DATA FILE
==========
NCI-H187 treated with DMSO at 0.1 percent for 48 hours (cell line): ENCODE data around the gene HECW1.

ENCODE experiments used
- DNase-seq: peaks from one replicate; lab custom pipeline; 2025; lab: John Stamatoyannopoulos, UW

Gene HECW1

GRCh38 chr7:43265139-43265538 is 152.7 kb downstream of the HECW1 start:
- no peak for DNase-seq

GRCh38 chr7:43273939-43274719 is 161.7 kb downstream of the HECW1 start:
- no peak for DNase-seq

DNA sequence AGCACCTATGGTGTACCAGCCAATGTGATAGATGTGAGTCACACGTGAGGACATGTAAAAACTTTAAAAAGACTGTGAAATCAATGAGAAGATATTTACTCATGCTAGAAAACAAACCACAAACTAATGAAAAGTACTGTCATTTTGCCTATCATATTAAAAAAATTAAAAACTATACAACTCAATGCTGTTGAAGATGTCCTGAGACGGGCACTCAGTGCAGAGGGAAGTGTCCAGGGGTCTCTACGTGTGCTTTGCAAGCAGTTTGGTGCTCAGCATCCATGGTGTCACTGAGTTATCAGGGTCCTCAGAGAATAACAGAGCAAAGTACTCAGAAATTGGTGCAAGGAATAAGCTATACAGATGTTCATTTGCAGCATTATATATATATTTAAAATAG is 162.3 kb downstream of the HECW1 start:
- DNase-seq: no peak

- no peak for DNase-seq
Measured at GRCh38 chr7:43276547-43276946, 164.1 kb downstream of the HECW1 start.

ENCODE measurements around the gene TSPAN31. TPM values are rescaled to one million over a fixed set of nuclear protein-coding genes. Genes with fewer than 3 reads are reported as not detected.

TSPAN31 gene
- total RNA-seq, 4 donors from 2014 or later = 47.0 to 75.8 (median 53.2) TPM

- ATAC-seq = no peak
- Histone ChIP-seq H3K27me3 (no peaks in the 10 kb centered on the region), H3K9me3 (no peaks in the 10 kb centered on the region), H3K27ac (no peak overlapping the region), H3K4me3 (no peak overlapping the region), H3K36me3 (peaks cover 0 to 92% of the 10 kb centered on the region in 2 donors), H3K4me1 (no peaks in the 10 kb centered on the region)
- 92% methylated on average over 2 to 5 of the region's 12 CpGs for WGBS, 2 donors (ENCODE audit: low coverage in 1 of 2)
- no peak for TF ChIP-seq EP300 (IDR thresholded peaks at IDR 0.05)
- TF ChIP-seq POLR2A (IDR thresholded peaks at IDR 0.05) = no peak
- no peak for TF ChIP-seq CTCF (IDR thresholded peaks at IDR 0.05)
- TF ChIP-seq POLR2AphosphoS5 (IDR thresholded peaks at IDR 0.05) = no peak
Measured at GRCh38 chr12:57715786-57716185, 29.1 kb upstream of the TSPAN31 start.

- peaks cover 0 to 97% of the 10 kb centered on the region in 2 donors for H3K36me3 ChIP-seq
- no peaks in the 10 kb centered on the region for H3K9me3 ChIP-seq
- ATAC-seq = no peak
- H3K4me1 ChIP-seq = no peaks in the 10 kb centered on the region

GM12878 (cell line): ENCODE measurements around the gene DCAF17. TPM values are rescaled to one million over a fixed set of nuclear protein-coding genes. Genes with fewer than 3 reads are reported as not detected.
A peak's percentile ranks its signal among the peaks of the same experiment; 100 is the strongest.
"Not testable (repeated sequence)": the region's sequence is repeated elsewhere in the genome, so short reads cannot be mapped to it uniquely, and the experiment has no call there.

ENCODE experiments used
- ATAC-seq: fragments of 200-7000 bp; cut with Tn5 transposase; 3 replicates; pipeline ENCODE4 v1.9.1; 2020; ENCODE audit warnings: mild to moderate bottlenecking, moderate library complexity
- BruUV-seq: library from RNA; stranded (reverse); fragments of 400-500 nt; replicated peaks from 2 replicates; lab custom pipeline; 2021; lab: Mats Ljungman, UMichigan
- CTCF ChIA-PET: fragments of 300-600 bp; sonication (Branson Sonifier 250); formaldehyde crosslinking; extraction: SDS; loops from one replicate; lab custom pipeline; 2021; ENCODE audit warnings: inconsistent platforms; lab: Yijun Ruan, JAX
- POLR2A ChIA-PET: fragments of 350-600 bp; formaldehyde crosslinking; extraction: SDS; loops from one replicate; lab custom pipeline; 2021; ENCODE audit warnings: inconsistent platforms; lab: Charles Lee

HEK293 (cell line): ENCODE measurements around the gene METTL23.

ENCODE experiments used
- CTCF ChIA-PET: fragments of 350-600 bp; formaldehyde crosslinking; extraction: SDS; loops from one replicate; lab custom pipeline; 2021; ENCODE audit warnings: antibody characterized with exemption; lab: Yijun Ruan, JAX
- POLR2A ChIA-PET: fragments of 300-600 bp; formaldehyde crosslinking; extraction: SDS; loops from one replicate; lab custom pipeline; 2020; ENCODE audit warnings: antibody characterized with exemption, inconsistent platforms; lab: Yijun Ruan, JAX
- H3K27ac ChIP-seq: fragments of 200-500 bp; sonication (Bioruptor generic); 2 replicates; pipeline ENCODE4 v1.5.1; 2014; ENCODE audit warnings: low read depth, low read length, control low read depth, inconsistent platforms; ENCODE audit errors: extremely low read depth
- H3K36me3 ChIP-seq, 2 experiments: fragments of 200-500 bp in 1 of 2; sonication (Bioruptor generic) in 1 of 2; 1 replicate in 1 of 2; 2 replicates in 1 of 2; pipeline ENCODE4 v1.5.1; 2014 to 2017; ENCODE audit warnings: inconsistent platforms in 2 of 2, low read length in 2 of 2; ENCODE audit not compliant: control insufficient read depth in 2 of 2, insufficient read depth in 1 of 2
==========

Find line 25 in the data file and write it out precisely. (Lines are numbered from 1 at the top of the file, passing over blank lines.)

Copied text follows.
- no peaks in the 10 kb centered on the region for H3K9me3 ChIP-seq